Microgrid Economics

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To: "Wayne E. Copeland Jr." <wecjr@cox.net> Subject: capital cost of solar electricity

This is an excerpt of a piece by Willem Post in Citizenswindtaskforce.org blog this week

From: Willem Post [1]


Microgrids and islanding are the wave of the future, as envisioned by GMP. Such setups include solar systems combined with battery systems, plus heat pumps for building heating and cooling, Powerwall 2.0 batteries at user premises, demand management by turning on/off user appliances, and, in the somewhat distant future, the management of EV batteries. 
Other Measures Should Come Before Microgrids and Islanding: Long before the GMP vision could possibly be realized at an acceptable cost, it would be much wiser, and much more economical, to first insulate and seal almost all buildings to be close to “zero-net-energy” or “energy-surplus”, and to have almost all light duty vehicles as high-mileage hybrids, such as the Toyota’s Prius hybrid, rated at 52 EPA Combined.
Those two measures would actually reduce the energy bills of already-struggling households and businesses, and would significantly reduce the CO2eq emissions associated with the building and transportation sectors, which emit about 65% of Vermont’s 8.3 million metric ton of CO2eq emissions.
Vermonters have absolutely no need for EVs (and associated charging stations all over the state), which perform poorly in winter, on muddy dirt roads, with snow on roads, and going uphill. How many all-wheel-drive EVs and 4-wheel drive EVs are being marketed? Regarding EVs, the wisest approach would be to wait at least 5 years.
The Need for Battery Systems: With many solar systems on a distribution grid, their output would become highly variable/irregular during variable cloudy weather, as already is the case in southern California and southern Germany. Battery systems are required to quickly “smooth” the variations/irregularities. The levelized cost of those battery systems is not charged to solar system owners, the disturbers.

http://www.windtaskforce.org/profiles/blogs/solar-energy-does-not-r... <http://www.windtaskforce.org/profiles/blogs/solar-energy-does-not-reduce-grid-investments>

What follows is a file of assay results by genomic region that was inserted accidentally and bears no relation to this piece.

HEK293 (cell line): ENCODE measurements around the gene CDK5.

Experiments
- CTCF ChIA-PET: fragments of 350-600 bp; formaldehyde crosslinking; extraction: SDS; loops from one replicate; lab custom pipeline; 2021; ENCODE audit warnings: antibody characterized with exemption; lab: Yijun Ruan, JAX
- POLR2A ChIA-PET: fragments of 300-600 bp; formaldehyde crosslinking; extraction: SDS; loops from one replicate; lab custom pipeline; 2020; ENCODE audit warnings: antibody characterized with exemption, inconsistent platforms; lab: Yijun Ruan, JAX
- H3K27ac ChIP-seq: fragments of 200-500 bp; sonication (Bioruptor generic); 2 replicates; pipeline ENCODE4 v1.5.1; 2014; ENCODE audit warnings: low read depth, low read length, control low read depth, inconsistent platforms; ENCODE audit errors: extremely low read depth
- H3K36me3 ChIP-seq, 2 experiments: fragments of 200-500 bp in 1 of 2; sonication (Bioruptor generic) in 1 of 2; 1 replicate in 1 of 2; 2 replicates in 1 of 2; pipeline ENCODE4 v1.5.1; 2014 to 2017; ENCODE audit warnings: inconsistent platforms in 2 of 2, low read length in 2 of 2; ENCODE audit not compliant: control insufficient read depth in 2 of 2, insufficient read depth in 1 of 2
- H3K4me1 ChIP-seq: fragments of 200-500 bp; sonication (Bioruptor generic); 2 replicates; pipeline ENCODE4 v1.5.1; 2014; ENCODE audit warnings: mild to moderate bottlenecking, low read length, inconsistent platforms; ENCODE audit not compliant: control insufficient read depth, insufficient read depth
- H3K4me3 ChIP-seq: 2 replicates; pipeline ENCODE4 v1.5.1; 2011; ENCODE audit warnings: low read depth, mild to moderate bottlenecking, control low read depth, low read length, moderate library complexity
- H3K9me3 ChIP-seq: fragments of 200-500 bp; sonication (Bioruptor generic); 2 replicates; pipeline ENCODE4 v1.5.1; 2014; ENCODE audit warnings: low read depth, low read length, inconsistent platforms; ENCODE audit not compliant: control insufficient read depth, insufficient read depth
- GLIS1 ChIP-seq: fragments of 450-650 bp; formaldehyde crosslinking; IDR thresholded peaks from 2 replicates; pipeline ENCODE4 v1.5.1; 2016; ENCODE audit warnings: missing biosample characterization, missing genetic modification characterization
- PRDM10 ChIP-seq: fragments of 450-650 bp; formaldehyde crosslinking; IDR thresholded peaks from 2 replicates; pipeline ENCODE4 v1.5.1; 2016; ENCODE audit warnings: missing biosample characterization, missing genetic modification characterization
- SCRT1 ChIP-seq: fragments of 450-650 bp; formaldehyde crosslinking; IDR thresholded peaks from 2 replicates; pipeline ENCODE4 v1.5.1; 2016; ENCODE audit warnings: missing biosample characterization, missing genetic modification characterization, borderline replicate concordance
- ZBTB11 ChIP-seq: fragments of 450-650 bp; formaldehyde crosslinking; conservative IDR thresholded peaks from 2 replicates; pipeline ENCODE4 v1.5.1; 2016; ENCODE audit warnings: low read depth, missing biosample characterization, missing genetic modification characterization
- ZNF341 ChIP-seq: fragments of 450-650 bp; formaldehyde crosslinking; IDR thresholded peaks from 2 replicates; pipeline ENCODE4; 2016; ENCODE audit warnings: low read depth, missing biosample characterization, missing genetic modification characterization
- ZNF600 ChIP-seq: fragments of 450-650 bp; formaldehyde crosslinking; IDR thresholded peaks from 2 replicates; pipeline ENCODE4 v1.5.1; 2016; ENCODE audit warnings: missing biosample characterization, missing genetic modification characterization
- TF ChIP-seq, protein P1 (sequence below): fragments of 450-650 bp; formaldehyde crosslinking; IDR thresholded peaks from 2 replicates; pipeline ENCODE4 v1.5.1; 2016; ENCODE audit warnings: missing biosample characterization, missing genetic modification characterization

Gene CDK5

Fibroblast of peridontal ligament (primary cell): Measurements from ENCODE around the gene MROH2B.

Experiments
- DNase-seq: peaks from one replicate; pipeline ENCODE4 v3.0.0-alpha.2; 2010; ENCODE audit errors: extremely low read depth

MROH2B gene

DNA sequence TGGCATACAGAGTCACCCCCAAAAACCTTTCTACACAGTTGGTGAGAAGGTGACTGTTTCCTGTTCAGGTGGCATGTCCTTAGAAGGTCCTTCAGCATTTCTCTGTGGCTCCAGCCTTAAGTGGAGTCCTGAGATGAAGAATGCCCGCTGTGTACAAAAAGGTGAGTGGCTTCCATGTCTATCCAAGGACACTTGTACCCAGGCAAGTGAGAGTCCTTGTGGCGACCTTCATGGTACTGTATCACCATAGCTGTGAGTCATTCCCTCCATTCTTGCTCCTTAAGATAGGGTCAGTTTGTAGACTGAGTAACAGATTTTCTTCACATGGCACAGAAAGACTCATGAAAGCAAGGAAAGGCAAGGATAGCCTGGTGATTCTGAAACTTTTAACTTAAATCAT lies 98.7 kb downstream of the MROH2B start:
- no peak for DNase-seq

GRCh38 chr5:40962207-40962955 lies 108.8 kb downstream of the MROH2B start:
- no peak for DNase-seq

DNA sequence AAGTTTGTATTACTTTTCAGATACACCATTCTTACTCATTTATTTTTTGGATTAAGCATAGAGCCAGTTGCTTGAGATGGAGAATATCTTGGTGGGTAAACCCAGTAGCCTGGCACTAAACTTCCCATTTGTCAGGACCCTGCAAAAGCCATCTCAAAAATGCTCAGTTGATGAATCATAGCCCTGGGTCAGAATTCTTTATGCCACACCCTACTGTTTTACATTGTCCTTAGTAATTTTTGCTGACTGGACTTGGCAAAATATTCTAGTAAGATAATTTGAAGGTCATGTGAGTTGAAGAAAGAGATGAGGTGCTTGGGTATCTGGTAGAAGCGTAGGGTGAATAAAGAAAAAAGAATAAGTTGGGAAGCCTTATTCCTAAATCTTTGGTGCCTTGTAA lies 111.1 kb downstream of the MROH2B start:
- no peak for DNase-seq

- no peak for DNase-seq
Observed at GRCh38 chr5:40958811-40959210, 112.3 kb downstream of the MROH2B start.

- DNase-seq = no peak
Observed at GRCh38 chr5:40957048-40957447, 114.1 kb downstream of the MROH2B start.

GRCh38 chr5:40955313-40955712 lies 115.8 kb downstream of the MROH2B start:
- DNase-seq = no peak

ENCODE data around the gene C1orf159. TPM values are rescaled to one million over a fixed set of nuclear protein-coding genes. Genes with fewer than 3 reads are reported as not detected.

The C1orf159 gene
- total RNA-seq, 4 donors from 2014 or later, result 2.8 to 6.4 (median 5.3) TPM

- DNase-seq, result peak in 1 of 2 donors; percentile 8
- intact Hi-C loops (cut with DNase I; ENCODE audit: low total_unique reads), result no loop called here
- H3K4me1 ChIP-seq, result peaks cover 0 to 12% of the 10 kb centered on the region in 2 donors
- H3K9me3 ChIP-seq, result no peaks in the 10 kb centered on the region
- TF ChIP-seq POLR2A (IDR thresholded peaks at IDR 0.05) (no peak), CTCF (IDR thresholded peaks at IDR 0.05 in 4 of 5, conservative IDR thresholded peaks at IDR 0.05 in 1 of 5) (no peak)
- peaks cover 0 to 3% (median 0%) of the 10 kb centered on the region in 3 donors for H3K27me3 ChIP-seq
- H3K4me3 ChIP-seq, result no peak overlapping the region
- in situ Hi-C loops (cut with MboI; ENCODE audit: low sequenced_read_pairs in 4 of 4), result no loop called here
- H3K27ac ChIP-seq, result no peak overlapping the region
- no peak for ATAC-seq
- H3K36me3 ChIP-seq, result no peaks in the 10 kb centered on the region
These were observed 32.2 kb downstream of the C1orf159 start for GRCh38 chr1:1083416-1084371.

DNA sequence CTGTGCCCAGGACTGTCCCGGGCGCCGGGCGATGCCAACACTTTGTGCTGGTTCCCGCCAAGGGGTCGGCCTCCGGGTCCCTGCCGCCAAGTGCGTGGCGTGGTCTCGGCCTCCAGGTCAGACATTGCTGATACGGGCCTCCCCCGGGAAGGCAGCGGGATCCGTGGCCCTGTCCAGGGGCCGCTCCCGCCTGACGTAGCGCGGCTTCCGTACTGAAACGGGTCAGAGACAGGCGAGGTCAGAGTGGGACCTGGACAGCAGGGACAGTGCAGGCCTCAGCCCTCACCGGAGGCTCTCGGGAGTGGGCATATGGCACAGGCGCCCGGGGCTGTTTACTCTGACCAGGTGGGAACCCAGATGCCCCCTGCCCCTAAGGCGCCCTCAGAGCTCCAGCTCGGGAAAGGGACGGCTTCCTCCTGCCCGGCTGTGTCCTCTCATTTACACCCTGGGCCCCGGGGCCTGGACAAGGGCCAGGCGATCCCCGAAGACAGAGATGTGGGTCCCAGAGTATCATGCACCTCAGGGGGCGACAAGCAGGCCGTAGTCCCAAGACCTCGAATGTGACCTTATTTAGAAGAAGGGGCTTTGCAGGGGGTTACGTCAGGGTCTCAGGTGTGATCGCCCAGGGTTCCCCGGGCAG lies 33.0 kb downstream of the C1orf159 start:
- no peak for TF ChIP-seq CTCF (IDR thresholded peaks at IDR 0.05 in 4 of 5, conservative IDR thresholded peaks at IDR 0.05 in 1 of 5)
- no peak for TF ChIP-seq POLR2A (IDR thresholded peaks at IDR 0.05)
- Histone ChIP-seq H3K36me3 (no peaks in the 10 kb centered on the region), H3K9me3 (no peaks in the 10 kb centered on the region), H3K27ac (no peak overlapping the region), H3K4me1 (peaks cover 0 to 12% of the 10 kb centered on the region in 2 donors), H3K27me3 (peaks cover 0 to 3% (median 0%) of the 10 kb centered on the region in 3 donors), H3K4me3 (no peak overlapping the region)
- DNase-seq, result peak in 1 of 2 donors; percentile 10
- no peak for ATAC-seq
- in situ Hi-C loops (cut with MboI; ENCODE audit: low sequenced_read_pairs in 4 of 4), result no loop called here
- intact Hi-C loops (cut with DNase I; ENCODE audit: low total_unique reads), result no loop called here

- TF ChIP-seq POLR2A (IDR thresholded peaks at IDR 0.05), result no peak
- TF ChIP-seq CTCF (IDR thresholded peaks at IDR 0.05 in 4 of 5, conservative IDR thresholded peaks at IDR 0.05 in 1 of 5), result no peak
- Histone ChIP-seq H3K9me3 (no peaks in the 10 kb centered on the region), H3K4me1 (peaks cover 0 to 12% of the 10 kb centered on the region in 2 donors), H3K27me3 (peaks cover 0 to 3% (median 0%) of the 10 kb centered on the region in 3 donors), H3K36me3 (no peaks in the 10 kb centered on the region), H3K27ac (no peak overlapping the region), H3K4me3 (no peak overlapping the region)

Stafford Hill solar/battery system combo, owned by GMP

Battery system: 4 MW/3.4 MWh; turnkey cost $5.345 million; $1572/kWh Battery system operated to deliver 2 MW for 1.7 hour, for a total of 3.4 MWh Solar system: 2.5 MW DC/2.0 MW AC; turnkey cost $7.155 million Total = $12.5 million


Sterling, MA, solar/battery system combo, owned by Sterling Municipal Light Department Battery system: 2 MW/3.9 MWh; turnkey cost $2.7 million; $692/kWh Battery system operated to deliver 2 MW for 1.95 hour, for a total of 3.9 MWh Solar System: 2.4 MW (existing); turnkey cost about $7.0 million Total = $9.7 million Stafford Project Economic Payback

Solar System: The solar system part of the project has estimated federal and state tax savings due to rapid 5-y depreciation and due to the federal and state ITCs, i.e., up front cash gifts. See table 4.
Table 4/Year1234566-y total

State tax not paid52154947404993822808222431488243371 Fed tax not paid19650135695018815185935838035608916947 Total tax not paid24865545169023808910874310604570961160318 State ITC gift225271225271 Fed ITC gift14440461444046 Total ITC gift16693171669317 Total tax subsidies191797345169023808910874310604570962829635 Battery System: The battery system part of the project has estimated federal and state tax savings due to rapid 5-y depreciation and due to the federal and state ITCs, i.e., up front cash gifts. See table 5.

Table 5/Year1234566-y total State tax not paid38954707623729917036166131112181776 Fed tax not paid14676826660914053164186625934188684875 Total tax not paid18572333737117783181221792065300866652 State ITC gift168257168257 Fed ITC gift10785701078570 Total ITC gift12468271246827 Total tax subsidies1432550337371177831812217920653002113479